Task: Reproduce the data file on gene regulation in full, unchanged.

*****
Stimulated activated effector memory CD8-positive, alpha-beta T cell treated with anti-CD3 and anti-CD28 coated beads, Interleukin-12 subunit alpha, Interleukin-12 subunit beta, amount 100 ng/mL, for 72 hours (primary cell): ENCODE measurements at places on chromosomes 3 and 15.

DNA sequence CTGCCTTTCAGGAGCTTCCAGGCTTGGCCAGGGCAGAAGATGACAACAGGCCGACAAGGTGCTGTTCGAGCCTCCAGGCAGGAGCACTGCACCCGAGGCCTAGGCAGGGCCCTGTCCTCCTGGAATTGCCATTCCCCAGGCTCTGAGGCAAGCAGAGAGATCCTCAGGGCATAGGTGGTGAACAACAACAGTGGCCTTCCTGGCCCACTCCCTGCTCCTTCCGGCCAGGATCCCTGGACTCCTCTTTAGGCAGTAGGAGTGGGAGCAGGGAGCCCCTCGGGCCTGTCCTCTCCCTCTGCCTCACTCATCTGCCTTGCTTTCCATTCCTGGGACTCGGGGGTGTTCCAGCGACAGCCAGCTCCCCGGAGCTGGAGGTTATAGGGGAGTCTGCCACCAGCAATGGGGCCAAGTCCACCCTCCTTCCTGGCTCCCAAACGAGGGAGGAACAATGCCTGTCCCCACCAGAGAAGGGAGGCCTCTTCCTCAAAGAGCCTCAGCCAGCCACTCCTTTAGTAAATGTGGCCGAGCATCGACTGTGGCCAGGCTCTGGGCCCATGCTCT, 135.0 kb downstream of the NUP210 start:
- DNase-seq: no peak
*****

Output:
Stimulated activated effector memory CD8-positive, alpha-beta T cell treated with anti-CD3 and anti-CD28 coated beads, Interleukin-12 subunit alpha, Interleukin-12 subunit beta, amount 100 ng/mL, for 72 hours (primary cell): ENCODE measurements at places on chromosomes 3 and 15.

DNA sequence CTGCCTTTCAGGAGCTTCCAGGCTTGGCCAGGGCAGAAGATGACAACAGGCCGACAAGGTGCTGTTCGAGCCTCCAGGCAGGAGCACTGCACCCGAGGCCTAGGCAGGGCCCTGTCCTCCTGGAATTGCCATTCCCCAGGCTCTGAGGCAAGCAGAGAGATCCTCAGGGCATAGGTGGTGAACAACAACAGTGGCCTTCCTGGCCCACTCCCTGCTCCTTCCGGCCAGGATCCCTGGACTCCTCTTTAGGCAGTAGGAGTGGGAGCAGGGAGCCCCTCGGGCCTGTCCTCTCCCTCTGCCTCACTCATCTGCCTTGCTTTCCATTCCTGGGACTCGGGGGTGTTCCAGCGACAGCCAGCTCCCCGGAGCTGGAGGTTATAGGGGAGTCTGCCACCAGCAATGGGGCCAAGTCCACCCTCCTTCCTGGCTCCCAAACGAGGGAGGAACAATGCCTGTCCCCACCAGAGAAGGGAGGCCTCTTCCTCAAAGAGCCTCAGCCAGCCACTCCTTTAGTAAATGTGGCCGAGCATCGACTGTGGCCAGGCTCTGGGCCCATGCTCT, 135.0 kb downstream of the NUP210 start:
- DNase-seq: no peak